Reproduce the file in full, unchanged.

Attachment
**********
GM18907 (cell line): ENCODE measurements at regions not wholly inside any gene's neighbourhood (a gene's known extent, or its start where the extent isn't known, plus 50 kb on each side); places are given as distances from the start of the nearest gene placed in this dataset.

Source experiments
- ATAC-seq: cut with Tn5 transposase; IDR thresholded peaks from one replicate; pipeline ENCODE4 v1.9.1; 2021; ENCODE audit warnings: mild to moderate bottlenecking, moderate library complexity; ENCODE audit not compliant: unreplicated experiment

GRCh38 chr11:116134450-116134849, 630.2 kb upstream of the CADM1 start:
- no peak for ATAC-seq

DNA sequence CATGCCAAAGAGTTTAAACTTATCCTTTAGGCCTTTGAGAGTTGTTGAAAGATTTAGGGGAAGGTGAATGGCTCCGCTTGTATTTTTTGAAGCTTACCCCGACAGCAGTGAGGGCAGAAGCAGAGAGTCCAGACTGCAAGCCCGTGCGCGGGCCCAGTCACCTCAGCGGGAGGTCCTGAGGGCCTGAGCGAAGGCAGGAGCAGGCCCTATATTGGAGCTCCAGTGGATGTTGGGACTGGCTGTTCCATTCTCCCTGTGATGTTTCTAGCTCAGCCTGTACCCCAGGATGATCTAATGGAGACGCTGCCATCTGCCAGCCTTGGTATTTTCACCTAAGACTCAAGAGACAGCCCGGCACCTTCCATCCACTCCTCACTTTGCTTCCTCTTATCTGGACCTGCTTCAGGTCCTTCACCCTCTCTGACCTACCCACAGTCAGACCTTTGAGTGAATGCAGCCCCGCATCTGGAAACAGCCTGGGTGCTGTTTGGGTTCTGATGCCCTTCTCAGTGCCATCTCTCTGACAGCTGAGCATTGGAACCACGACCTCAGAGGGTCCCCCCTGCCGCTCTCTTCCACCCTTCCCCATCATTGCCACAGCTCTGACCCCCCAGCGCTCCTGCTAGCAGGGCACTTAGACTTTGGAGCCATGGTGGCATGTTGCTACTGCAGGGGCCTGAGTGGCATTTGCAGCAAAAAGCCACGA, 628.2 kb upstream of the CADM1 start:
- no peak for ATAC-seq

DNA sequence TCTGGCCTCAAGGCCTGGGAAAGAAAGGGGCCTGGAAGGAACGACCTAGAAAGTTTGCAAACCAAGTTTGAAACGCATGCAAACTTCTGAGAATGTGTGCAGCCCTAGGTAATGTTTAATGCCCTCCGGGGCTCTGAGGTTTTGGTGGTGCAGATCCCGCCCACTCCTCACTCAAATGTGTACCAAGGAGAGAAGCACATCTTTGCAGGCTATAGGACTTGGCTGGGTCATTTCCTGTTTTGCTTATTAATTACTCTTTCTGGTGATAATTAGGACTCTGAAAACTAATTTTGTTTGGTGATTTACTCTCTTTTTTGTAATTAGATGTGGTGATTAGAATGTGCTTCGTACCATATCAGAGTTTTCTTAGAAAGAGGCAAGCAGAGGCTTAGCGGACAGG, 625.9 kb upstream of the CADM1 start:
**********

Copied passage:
GM18907 (cell line): ENCODE measurements at regions not wholly inside any gene's neighbourhood (a gene's known extent, or its start where the extent isn't known, plus 50 kb on each side); places are given as distances from the start of the nearest gene placed in this dataset.

Source experiments
- ATAC-seq: cut with Tn5 transposase; IDR thresholded peaks from one replicate; pipeline ENCODE4 v1.9.1; 2021; ENCODE audit warnings: mild to moderate bottlenecking, moderate library complexity; ENCODE audit not compliant: unreplicated experiment

GRCh38 chr11:116134450-116134849, 630.2 kb upstream of the CADM1 start:
- no peak for ATAC-seq

DNA sequence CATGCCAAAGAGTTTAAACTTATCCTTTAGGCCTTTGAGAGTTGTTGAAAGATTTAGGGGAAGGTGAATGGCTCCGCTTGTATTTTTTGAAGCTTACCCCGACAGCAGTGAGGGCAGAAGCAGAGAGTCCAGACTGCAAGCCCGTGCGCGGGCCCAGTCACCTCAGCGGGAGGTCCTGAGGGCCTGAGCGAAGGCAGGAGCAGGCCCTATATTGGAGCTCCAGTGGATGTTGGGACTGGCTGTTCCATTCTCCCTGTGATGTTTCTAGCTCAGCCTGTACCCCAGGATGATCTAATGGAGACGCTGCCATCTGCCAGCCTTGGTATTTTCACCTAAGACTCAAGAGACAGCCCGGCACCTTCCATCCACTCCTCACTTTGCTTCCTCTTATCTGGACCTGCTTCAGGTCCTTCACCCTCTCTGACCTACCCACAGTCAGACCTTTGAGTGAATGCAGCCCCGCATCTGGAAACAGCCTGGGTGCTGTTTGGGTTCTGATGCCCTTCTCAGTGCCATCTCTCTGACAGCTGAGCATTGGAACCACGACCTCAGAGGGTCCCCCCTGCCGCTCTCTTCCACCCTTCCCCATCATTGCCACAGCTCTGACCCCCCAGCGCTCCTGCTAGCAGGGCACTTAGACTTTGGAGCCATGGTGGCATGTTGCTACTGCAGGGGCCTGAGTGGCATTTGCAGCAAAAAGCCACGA, 628.2 kb upstream of the CADM1 start:
- no peak for ATAC-seq

DNA sequence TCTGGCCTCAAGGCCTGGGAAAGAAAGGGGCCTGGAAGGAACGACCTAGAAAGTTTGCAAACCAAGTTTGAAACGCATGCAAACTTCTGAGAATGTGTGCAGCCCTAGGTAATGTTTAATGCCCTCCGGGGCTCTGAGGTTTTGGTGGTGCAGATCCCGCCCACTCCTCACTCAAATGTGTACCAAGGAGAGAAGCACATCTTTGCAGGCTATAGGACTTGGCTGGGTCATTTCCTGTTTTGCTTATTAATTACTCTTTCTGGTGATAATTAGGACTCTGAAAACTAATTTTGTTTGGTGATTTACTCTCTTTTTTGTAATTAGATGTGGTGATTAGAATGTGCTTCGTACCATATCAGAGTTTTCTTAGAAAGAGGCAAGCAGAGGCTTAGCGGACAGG, 625.9 kb upstream of the CADM1 start: